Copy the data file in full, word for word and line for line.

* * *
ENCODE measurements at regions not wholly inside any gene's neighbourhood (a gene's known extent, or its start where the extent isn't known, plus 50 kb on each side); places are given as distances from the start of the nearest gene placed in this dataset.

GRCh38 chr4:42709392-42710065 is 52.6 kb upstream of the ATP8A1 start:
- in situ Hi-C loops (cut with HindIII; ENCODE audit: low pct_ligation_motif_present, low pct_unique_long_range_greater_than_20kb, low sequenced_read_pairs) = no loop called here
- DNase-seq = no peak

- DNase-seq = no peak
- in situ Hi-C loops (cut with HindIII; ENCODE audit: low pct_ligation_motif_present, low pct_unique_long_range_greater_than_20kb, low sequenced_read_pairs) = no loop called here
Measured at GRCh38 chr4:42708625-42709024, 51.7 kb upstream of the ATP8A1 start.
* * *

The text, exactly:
ENCODE measurements at regions not wholly inside any gene's neighbourhood (a gene's known extent, or its start where the extent isn't known, plus 50 kb on each side); places are given as distances from the start of the nearest gene placed in this dataset.

GRCh38 chr4:42709392-42710065 is 52.6 kb upstream of the ATP8A1 start:
- in situ Hi-C loops (cut with HindIII; ENCODE audit: low pct_ligation_motif_present, low pct_unique_long_range_greater_than_20kb, low sequenced_read_pairs) = no loop called here
- DNase-seq = no peak

- DNase-seq = no peak
- in situ Hi-C loops (cut with HindIII; ENCODE audit: low pct_ligation_motif_present, low pct_unique_long_range_greater_than_20kb, low sequenced_read_pairs) = no loop called here
Measured at GRCh38 chr4:42708625-42709024, 51.7 kb upstream of the ATP8A1 start.